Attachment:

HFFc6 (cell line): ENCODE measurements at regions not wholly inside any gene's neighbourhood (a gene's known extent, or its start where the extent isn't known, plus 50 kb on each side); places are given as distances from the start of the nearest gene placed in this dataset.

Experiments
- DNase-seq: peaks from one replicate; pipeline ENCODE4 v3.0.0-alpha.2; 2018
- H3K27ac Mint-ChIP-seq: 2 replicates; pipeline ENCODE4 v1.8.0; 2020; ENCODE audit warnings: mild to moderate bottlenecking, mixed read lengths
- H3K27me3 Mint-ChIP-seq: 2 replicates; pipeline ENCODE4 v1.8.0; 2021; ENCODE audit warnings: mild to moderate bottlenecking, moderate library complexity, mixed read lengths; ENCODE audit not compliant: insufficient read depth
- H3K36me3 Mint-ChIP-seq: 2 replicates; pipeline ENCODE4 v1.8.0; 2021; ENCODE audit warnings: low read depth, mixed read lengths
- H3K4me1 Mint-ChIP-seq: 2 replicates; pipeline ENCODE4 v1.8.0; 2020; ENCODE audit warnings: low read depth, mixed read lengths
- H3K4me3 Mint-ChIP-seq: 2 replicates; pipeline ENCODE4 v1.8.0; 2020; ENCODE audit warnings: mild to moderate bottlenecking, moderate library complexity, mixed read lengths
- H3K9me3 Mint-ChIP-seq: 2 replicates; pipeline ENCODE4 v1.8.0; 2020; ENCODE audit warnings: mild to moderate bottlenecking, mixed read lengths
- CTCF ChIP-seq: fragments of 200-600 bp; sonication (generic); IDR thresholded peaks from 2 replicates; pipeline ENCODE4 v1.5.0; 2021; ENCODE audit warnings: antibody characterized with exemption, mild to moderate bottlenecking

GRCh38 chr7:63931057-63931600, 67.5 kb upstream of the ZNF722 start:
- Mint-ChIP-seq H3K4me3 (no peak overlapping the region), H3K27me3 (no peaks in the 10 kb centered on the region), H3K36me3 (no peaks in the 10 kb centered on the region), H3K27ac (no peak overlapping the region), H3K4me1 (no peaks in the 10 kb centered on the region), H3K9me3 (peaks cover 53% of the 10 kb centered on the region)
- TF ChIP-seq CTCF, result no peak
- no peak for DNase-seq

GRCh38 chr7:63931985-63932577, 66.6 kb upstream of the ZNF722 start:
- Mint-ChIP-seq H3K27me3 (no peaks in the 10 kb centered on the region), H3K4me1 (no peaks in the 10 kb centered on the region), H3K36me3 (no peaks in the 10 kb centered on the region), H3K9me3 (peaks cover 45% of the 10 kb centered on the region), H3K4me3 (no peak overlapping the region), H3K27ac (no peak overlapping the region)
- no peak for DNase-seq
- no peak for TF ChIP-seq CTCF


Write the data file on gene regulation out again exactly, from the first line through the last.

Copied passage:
HFFc6 (cell line): ENCODE measurements at regions not wholly inside any gene's neighbourhood (a gene's known extent, or its start where the extent isn't known, plus 50 kb on each side); places are given as distances from the start of the nearest gene placed in this dataset.

Experiments
- DNase-seq: peaks from one replicate; pipeline ENCODE4 v3.0.0-alpha.2; 2018
- H3K27ac Mint-ChIP-seq: 2 replicates; pipeline ENCODE4 v1.8.0; 2020; ENCODE audit warnings: mild to moderate bottlenecking, mixed read lengths
- H3K27me3 Mint-ChIP-seq: 2 replicates; pipeline ENCODE4 v1.8.0; 2021; ENCODE audit warnings: mild to moderate bottlenecking, moderate library complexity, mixed read lengths; ENCODE audit not compliant: insufficient read depth
- H3K36me3 Mint-ChIP-seq: 2 replicates; pipeline ENCODE4 v1.8.0; 2021; ENCODE audit warnings: low read depth, mixed read lengths
- H3K4me1 Mint-ChIP-seq: 2 replicates; pipeline ENCODE4 v1.8.0; 2020; ENCODE audit warnings: low read depth, mixed read lengths
- H3K4me3 Mint-ChIP-seq: 2 replicates; pipeline ENCODE4 v1.8.0; 2020; ENCODE audit warnings: mild to moderate bottlenecking, moderate library complexity, mixed read lengths
- H3K9me3 Mint-ChIP-seq: 2 replicates; pipeline ENCODE4 v1.8.0; 2020; ENCODE audit warnings: mild to moderate bottlenecking, mixed read lengths
- CTCF ChIP-seq: fragments of 200-600 bp; sonication (generic); IDR thresholded peaks from 2 replicates; pipeline ENCODE4 v1.5.0; 2021; ENCODE audit warnings: antibody characterized with exemption, mild to moderate bottlenecking

GRCh38 chr7:63931057-63931600, 67.5 kb upstream of the ZNF722 start:
- Mint-ChIP-seq H3K4me3 (no peak overlapping the region), H3K27me3 (no peaks in the 10 kb centered on the region), H3K36me3 (no peaks in the 10 kb centered on the region), H3K27ac (no peak overlapping the region), H3K4me1 (no peaks in the 10 kb centered on the region), H3K9me3 (peaks cover 53% of the 10 kb centered on the region)
- TF ChIP-seq CTCF, result no peak
- no peak for DNase-seq

GRCh38 chr7:63931985-63932577, 66.6 kb upstream of the ZNF722 start:
- Mint-ChIP-seq H3K27me3 (no peaks in the 10 kb centered on the region), H3K4me1 (no peaks in the 10 kb centered on the region), H3K36me3 (no peaks in the 10 kb centered on the region), H3K9me3 (peaks cover 45% of the 10 kb centered on the region), H3K4me3 (no peak overlapping the region), H3K27ac (no peak overlapping the region)
- no peak for DNase-seq
- no peak for TF ChIP-seq CTCF